*Exploring mathematics and science teachers’ knowledge: Windows into teacher thinking*(pp. 84–95). London: Routledge.Google Scholar - Moyer, P. (2001). Are we having fun yet? How teachers use manipulatives to teach mathematics.
*Education Studies in Mathematics*,*47*(2), 175–197.CrossRefGoogle Scholar - Pritchett, L., & Beatty, A. (2015). Slow down, you’re going too fast: Matching curricula to student skill levels.
*International Journal of Educational Development*,*40*, 276–288.CrossRefGoogle Scholar - Rowland, T., Turner, F., Thwaites, A., & Huckstep, P. (2009).
*Developing primary mathematics teaching: Reflecting on practice with the knowledge quartet*. London: Sage Publications.CrossRefGoogle Scholar - Rowland. (2013). Learning lessons from instruction: Descriptive results from an observational study of urban elementary classrooms.
*Sisyphus Journal of Education*,*1*(3), 15–43.Google Scholar - Sfard, A. (2008).
*Thinking as communicating*. Cambridge: Cambridge University Press.CrossRefGoogle Scholar - Stein, M. K., Smith, M. S., Henningsen, M. A., & Silver, E. A. (2000).
*Implementing standards-based instruction: A casebook for professional development*. New York: Teachers College Press.Google Scholar - Stigler, J. W., & Hiebert, J. (1999).
*The teaching gap: Best ideas from the world’s teachers for improving education in the classroom*. New York: Free Press.Google Scholar - Tabulawa, R. (2013).
*Teaching and learning in context: Why pedagogical reforms fail in sub-Saharan Africa*. Dakar, Senegal: CODESRIA.Google Scholar - Taylor, N. (2011).
*The National School Effectiveness Study (NSES): Summary for the synthesis report*. Johannesburg: Joint Education Trust.Google Scholar - Venkat, H. (2013, June).
*Curriculum development minus teacher development ≠ mathematics education*. Paper presented at the proceedings of the 19th Annual National Congress of the Association for Mathematics Education of South Africa, Cape Town, University of the Western Cape.Google Scholar - Venkat, H., & Askew, M. (2012). Mediating early number learning: Specialising across teacher talk and tools?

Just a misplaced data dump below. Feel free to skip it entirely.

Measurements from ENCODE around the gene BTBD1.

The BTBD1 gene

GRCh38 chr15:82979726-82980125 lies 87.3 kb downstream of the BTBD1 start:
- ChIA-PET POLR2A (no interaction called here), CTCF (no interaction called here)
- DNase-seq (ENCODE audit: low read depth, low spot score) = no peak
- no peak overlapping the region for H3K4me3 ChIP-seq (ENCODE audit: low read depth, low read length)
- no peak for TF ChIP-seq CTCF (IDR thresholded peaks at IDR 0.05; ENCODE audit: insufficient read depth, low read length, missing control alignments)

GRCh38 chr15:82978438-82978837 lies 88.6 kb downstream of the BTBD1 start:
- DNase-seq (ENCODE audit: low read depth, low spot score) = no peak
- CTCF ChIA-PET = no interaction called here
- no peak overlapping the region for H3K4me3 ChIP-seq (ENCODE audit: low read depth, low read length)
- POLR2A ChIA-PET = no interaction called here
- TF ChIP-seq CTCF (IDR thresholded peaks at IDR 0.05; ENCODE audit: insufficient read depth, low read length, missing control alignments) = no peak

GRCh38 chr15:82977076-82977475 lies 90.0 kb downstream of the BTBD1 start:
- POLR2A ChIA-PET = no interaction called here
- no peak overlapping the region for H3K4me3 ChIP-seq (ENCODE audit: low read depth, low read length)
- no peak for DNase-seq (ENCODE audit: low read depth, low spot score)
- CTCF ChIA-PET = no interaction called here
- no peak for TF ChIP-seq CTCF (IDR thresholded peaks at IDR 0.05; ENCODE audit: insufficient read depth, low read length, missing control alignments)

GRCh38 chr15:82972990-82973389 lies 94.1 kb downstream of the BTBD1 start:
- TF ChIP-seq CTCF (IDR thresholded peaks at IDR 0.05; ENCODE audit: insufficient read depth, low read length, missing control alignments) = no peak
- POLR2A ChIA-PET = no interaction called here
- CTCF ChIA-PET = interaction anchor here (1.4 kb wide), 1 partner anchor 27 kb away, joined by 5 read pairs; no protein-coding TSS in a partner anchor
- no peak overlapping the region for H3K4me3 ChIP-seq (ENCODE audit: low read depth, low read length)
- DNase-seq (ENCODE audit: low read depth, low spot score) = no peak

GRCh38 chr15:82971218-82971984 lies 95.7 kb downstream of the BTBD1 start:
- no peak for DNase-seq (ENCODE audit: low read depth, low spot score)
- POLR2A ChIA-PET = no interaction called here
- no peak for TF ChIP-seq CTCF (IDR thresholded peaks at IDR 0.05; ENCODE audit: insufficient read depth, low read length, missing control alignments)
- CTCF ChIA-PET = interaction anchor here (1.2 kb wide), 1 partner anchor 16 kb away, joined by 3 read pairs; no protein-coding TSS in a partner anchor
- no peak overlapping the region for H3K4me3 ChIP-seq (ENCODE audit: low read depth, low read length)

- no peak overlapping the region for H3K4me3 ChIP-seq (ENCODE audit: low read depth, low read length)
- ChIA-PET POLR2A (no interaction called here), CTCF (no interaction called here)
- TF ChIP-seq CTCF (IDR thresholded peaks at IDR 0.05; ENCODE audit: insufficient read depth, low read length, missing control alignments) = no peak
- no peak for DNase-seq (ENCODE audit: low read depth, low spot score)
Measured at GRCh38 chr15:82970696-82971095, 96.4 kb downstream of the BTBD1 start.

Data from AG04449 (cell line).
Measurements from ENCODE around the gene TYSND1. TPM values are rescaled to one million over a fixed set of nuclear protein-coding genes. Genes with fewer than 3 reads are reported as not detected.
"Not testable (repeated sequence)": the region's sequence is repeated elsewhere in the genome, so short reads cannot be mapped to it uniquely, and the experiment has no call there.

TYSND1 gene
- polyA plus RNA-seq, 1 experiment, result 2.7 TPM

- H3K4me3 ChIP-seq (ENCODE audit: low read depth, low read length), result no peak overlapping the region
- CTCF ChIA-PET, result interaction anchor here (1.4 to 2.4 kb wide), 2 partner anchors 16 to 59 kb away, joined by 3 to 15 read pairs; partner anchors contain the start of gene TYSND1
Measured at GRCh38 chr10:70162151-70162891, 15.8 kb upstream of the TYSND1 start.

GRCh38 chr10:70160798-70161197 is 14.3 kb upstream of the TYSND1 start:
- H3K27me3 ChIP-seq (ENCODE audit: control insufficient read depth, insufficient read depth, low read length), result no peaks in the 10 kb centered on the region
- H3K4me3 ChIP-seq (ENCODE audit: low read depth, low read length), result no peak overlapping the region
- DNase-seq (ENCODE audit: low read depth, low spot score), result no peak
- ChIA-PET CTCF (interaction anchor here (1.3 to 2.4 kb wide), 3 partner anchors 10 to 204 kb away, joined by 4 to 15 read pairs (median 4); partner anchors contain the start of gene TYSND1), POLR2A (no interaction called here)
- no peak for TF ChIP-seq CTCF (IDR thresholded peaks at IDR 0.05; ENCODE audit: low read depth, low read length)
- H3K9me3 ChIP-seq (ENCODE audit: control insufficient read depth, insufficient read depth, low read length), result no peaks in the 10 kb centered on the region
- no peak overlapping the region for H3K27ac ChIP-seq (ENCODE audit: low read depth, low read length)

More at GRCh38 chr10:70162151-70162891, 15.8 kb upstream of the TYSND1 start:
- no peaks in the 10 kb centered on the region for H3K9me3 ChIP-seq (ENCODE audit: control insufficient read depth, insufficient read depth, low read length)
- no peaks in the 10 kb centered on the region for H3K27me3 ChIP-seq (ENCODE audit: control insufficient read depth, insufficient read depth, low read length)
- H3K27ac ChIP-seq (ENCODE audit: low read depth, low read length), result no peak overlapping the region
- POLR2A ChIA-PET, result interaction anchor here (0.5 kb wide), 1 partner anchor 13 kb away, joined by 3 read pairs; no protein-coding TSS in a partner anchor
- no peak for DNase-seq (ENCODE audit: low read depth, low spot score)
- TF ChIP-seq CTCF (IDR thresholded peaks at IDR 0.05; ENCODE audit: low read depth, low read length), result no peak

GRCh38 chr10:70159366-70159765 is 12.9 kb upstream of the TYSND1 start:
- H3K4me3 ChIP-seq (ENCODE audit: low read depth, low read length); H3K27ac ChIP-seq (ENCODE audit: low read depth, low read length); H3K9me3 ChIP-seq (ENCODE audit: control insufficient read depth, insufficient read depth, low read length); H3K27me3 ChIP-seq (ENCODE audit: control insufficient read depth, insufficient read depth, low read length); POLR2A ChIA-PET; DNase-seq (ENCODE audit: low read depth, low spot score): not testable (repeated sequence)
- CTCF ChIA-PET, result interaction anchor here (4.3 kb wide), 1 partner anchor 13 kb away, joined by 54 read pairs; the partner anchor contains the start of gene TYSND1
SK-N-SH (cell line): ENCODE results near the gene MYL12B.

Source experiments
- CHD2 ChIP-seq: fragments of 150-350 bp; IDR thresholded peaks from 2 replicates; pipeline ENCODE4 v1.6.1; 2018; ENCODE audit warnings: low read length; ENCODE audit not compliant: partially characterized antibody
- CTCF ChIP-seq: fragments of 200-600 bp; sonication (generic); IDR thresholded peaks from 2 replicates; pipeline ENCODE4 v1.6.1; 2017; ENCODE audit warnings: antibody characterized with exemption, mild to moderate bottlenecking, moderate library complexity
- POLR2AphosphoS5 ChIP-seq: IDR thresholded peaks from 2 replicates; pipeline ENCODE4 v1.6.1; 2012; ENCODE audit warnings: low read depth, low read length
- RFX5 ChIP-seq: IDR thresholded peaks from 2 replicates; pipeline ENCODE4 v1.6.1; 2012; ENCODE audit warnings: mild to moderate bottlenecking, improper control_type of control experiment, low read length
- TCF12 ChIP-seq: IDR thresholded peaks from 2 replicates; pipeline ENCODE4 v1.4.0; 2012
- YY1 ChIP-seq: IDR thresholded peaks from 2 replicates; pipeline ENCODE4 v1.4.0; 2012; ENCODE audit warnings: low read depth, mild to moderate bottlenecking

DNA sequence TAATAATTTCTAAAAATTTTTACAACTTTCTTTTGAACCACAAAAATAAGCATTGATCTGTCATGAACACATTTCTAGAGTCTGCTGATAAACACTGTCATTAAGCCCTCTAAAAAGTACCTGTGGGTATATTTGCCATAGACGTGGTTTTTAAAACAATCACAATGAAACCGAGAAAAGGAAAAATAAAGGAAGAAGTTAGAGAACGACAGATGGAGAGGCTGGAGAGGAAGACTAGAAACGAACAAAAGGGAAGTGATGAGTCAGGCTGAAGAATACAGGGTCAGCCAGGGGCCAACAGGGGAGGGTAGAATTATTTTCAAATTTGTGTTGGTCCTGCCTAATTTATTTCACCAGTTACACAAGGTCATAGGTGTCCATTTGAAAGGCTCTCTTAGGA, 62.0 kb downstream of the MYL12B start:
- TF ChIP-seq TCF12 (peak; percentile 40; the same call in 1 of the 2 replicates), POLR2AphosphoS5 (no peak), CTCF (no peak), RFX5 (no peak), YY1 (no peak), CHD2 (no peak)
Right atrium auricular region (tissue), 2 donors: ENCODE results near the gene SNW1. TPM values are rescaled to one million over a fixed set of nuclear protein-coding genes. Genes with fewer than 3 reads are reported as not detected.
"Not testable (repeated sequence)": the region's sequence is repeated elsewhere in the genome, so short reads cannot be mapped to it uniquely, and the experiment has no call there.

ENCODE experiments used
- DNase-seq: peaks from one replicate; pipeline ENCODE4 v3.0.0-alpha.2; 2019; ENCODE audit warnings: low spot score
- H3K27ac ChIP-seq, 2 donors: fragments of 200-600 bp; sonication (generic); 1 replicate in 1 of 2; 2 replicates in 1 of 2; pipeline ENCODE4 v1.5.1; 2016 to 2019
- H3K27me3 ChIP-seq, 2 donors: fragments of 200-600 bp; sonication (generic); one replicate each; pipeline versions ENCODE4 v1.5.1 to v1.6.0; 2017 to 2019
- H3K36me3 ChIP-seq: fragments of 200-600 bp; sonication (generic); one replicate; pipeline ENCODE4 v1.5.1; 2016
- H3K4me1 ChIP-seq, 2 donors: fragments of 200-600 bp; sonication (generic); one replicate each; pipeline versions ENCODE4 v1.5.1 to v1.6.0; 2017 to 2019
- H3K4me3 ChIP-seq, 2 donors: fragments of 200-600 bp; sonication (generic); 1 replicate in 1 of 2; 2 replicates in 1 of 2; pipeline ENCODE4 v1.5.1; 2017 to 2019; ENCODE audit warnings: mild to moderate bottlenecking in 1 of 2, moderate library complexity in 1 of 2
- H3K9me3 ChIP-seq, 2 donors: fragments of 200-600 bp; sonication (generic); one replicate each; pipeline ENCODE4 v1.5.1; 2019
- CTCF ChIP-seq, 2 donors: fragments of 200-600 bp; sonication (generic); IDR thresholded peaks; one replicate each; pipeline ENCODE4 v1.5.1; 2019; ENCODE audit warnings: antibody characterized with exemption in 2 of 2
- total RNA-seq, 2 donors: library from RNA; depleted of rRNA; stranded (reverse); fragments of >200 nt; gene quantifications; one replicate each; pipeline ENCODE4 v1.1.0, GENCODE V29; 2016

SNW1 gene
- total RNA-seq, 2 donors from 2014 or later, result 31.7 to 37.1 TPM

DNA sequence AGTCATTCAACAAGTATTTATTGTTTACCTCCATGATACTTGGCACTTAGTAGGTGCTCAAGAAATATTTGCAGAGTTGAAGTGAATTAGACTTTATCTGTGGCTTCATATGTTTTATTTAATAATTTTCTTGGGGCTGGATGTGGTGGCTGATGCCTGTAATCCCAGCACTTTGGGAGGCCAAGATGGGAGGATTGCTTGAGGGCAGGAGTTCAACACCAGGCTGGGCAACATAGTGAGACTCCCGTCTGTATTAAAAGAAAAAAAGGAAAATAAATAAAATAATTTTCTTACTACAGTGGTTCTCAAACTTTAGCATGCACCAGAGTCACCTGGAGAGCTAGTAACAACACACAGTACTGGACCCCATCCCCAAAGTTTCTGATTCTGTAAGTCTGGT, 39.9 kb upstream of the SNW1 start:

*Journal of Education*,*56*, 67–90.Google Scholar - Venkat, H., & Naidoo, D. (2012). Analyzing coherence for conceptual learning in a grade 2 numeracy lesson.
*Education as Change*,*16*(1), 21–33.CrossRefGoogle Scholar - Venkat, H., & Spaull, N. (2015). What do we know about primary teachers’ mathematical content knowledge in South Africa? An analysis of SACMEQ 2007.
*International Journal of Educational Development*,*41*, 121–130.CrossRefGoogle Scholar - Vygotsky, L. (1987). Thinking and speech. In R. W. Rieber & A. S. Carton (Eds.),
*The collected works of L.S. Vygotsky, volume 1: Problems of general psychology*(N. Minick, Trans.). New York: Plenum.Google Scholar - Walkerdine, V. (1988).
*The mastery of reason: Cognitive development and the production of rationality*. London: Routledge.Google Scholar - Watson, A., & Mason, J. (2005).
*Mathematics as a constructive activity: Learners generating examples*. New York: Lawrence Erlbaum Publishers.Google Scholar - Watson, A., & Mason, J. (2006a). Seeing an exercise as a single mathematical object: Using variation to structure sense-making.
*Mathematical Thinking and Learning*,*8*(2), 91–111.CrossRefGoogle Scholar - Watson, A., & Mason, J. (2006b). Variation and mathematical structure.
*Mathematics Teaching (incorporating Micromath)*,*194*, 3–5.Google Scholar - Wertsch, J. V. (1991).
*Voices of the mind: A sociocultural approach to mediated action*. Cambridge, MA: Harvard University Press.Google Scholar - Wertsch, J. V. (1998).
*Mind as action*. New York: Oxford University Press.Google Scholar